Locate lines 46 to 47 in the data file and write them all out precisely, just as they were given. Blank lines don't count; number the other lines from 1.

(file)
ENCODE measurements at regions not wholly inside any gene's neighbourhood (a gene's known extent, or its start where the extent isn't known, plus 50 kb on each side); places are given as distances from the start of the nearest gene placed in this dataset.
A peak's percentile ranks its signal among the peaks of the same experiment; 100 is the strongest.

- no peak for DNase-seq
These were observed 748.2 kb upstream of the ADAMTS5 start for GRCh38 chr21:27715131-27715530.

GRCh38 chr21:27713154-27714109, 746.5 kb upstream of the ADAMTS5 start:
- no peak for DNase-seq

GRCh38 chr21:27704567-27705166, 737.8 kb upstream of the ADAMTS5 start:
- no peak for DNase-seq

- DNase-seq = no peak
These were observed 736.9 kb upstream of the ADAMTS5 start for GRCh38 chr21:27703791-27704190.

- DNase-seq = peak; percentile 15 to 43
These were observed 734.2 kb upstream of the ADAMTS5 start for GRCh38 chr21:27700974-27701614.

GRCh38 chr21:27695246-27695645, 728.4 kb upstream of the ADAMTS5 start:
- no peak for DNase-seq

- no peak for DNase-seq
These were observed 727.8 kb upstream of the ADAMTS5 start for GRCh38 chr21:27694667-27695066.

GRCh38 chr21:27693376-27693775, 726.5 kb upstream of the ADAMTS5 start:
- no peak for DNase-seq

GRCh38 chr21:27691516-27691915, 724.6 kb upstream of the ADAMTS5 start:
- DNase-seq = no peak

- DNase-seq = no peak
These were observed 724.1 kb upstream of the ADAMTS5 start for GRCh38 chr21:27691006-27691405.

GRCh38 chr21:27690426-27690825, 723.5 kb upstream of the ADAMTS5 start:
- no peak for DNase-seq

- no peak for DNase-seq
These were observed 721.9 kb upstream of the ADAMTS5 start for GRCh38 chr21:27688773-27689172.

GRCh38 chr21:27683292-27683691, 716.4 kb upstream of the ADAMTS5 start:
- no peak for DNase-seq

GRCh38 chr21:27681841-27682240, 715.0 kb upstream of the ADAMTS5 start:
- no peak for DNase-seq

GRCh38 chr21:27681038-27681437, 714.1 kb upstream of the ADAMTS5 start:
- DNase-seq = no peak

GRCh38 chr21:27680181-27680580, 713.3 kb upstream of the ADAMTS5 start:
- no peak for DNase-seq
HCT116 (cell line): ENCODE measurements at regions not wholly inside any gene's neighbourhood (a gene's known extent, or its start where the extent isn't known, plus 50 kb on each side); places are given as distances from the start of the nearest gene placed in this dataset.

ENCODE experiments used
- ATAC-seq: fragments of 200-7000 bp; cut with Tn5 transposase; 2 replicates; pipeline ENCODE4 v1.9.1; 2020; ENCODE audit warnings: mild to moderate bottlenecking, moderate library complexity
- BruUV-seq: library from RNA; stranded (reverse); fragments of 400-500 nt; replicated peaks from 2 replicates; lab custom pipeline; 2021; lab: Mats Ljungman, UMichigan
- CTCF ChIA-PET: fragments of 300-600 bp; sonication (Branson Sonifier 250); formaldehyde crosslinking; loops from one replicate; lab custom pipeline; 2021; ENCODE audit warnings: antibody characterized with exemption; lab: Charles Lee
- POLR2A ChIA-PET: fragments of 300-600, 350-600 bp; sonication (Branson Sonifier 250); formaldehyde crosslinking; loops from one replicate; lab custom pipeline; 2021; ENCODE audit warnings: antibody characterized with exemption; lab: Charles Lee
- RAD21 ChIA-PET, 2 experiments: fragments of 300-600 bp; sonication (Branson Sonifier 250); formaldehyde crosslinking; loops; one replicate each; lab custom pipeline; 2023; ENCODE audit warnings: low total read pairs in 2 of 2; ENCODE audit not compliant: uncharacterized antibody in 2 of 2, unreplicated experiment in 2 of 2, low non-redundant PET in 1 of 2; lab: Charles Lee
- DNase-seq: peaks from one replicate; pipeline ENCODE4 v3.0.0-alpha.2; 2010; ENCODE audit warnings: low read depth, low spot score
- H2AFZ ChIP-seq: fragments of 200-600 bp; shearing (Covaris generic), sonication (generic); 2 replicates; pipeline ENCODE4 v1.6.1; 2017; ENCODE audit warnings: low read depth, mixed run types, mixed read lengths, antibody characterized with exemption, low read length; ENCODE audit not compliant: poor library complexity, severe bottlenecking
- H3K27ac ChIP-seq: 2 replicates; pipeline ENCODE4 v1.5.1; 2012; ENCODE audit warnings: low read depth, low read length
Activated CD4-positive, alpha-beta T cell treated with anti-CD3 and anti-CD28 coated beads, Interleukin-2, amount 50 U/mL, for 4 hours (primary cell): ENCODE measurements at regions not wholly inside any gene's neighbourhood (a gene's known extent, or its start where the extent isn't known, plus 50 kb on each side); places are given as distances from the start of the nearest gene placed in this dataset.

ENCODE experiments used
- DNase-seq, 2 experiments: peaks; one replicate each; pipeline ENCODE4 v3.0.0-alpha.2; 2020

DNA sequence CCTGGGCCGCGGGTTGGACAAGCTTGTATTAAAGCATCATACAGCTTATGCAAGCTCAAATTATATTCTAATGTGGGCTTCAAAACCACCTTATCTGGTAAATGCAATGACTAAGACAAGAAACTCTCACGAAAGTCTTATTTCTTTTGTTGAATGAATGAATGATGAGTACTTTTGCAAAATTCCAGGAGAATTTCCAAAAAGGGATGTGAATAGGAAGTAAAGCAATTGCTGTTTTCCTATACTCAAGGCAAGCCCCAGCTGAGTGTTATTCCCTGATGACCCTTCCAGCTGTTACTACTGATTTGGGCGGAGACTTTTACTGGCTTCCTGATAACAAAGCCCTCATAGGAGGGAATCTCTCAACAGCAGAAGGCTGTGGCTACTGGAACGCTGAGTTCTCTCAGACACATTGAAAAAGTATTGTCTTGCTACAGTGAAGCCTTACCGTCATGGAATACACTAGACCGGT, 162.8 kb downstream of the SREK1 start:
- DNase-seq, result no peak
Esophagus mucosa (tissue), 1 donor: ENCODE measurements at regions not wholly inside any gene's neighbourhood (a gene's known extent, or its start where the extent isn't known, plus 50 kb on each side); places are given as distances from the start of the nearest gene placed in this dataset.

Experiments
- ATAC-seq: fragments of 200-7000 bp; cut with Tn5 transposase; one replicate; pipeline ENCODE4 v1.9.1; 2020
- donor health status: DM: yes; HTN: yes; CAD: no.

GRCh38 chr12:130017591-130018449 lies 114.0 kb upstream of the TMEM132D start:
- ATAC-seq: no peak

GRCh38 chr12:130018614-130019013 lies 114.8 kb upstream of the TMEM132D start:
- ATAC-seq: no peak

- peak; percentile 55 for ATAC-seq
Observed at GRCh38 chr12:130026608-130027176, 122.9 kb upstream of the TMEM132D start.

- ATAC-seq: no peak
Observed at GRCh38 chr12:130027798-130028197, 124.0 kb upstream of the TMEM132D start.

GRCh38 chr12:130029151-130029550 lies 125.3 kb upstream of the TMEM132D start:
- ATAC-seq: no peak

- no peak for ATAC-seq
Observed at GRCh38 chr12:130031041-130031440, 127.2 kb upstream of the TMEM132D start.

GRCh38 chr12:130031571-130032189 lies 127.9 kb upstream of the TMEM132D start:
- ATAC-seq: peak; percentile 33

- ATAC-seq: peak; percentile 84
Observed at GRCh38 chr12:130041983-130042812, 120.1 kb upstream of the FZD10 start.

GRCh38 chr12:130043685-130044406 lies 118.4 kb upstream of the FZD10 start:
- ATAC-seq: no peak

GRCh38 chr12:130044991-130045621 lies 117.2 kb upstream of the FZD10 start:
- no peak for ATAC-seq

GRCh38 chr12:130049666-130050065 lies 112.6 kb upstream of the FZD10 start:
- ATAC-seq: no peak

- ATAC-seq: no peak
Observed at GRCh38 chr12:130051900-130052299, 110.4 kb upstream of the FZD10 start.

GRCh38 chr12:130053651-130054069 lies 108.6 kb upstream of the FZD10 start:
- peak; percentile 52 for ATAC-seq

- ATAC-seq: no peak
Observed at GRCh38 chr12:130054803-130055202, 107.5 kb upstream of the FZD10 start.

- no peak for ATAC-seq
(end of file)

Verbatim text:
ENCODE experiments used
- DNase-seq, 2 experiments: peaks; one replicate each; pipeline ENCODE4 v3.0.0-alpha.2; 2020